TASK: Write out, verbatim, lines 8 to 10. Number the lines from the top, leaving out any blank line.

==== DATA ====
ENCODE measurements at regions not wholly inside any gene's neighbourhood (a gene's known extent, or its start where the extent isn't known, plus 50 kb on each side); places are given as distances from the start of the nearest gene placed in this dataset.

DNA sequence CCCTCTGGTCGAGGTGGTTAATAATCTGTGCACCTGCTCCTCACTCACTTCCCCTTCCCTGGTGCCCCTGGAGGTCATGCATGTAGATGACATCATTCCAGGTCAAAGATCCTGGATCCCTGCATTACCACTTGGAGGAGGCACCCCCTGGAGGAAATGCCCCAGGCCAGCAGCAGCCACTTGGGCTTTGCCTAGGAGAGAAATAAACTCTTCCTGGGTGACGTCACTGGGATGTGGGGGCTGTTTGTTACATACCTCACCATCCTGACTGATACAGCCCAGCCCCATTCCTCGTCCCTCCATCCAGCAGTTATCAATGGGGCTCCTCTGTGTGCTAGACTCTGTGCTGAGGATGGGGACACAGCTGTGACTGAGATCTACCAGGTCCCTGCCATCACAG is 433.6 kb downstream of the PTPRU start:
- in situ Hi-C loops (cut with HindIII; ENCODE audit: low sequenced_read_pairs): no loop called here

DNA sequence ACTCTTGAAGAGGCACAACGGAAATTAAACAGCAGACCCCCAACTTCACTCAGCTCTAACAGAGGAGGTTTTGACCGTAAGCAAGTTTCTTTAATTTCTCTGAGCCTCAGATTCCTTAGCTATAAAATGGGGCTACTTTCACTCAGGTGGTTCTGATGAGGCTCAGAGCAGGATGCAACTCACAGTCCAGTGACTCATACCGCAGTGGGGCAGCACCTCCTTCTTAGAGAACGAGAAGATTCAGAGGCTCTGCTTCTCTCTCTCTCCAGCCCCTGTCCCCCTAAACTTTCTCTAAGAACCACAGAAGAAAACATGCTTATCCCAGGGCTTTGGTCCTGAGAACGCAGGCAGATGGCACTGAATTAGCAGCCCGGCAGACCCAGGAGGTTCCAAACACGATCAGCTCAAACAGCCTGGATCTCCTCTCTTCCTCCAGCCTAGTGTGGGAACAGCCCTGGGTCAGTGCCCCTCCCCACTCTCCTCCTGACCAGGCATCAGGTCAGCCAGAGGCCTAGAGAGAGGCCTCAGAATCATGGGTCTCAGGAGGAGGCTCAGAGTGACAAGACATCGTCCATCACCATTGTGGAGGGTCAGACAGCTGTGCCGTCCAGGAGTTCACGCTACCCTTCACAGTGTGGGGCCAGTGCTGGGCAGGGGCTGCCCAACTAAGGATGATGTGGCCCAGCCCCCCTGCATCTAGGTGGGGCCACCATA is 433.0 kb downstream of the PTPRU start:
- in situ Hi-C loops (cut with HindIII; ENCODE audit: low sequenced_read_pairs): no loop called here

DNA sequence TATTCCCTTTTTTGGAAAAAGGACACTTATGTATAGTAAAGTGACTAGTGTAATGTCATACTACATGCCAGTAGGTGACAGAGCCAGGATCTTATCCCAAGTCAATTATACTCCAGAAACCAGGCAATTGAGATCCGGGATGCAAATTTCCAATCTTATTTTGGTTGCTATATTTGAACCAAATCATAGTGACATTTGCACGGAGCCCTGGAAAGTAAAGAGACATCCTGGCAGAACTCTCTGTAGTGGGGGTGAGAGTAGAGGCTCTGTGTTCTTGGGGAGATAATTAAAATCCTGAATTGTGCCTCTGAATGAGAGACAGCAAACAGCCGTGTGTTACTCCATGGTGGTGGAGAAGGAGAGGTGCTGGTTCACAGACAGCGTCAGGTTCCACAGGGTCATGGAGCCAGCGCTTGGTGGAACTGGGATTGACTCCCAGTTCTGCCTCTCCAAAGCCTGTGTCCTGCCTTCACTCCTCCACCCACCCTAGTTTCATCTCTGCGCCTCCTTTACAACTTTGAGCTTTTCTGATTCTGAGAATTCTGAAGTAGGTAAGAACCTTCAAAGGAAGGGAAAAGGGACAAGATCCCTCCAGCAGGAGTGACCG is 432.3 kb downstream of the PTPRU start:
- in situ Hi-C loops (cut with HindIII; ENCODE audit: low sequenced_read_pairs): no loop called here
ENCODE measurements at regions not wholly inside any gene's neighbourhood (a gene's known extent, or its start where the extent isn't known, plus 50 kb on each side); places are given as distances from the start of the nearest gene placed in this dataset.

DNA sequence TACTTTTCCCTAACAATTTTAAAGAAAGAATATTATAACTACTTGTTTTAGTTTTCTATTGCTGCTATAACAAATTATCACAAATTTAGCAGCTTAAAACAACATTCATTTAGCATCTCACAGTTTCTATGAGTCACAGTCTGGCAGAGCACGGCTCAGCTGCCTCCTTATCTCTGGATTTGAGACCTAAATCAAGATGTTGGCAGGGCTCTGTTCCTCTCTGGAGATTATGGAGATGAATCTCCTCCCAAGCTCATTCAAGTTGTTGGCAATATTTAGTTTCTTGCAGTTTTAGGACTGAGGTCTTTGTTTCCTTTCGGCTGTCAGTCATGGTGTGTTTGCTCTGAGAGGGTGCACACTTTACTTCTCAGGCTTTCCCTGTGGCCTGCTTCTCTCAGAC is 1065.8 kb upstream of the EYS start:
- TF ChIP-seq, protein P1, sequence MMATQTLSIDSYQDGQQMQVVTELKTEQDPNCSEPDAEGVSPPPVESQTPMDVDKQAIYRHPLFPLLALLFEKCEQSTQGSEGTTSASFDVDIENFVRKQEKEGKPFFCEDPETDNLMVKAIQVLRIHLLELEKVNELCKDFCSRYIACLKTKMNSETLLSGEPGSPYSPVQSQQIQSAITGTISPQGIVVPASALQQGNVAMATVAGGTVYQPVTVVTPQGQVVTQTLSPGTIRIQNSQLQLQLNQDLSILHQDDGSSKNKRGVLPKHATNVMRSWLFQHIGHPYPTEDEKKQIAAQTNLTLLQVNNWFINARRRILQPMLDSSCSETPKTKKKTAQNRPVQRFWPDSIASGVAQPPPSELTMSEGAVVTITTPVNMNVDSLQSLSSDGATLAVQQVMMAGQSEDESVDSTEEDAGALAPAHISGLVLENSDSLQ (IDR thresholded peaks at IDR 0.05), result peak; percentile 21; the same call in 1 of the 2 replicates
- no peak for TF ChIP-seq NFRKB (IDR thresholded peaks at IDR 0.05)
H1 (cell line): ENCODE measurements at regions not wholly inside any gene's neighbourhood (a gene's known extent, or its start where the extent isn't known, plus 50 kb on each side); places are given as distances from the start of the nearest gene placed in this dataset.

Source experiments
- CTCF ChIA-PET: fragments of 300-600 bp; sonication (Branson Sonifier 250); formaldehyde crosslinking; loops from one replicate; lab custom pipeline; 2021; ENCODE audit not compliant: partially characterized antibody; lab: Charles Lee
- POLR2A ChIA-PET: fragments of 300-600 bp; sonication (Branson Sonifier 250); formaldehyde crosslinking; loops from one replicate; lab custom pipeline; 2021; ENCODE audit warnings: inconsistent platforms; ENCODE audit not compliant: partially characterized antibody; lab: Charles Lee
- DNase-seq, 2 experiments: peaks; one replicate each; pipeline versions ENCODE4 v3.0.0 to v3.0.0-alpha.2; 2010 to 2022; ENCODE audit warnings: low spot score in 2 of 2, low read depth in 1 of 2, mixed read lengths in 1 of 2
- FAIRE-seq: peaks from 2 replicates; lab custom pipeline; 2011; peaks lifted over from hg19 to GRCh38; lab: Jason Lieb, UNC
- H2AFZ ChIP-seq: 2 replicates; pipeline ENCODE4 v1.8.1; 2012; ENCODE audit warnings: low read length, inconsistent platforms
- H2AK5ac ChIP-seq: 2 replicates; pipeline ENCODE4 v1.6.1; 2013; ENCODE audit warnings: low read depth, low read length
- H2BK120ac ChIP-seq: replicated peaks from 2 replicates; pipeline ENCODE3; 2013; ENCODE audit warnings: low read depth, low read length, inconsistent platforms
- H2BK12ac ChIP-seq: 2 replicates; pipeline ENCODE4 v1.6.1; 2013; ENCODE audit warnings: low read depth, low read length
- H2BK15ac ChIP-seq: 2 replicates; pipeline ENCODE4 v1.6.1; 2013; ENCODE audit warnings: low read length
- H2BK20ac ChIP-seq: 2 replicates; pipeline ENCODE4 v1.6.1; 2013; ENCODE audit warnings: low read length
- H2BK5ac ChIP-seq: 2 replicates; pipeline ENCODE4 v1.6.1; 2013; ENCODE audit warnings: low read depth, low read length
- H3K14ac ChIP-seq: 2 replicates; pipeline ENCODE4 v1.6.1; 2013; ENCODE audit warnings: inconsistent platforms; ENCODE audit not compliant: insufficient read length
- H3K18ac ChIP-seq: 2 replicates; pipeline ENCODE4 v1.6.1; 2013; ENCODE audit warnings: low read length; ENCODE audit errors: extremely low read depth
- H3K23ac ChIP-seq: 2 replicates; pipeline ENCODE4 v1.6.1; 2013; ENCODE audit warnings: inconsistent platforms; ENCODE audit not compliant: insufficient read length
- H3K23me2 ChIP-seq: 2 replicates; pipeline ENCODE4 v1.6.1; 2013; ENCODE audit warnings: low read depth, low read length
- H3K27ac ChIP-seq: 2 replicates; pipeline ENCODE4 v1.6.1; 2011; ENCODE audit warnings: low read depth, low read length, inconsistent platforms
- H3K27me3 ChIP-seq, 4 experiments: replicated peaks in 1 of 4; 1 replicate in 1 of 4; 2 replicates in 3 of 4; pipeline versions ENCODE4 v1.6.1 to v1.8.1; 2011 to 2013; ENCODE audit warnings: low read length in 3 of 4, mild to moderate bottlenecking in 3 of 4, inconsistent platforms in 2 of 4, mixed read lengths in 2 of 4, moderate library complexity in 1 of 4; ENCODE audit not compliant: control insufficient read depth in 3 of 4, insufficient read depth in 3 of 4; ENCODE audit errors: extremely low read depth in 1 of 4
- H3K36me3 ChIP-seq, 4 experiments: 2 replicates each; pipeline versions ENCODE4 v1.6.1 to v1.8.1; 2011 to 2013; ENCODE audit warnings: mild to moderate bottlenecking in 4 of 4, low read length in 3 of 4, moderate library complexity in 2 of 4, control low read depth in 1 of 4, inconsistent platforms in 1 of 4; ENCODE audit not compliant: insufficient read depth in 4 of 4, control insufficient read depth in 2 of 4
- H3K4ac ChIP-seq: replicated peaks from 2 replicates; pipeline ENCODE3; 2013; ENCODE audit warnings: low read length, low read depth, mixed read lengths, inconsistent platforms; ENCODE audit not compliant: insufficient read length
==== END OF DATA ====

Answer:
ENCODE measurements at regions not wholly inside any gene's neighbourhood (a gene's known extent, or its start where the extent isn't known, plus 50 kb on each side); places are given as distances from the start of the nearest gene placed in this dataset.

DNA sequence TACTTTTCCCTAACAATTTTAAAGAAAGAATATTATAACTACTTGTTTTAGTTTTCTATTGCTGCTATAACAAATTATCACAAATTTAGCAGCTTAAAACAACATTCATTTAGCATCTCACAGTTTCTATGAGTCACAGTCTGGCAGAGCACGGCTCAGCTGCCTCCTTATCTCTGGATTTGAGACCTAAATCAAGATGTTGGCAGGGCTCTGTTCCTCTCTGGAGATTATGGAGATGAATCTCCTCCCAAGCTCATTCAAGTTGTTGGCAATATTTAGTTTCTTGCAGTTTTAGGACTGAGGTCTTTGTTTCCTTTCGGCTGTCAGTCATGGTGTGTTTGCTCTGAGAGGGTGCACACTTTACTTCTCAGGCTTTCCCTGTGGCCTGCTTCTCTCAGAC is 1065.8 kb upstream of the EYS start:
- TF ChIP-seq, protein P1, sequence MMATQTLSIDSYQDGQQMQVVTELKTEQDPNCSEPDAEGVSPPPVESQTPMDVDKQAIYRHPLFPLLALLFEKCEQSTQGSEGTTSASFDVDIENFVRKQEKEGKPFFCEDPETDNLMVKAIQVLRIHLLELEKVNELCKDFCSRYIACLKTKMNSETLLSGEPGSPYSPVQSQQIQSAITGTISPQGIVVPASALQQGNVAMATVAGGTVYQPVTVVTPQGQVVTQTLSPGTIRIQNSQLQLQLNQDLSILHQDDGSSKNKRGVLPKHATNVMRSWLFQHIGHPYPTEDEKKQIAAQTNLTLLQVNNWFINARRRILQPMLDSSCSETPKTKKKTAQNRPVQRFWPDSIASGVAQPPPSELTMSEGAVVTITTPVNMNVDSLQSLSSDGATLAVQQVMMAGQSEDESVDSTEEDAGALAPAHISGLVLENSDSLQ (IDR thresholded peaks at IDR 0.05), result peak; percentile 21; the same call in 1 of the 2 replicates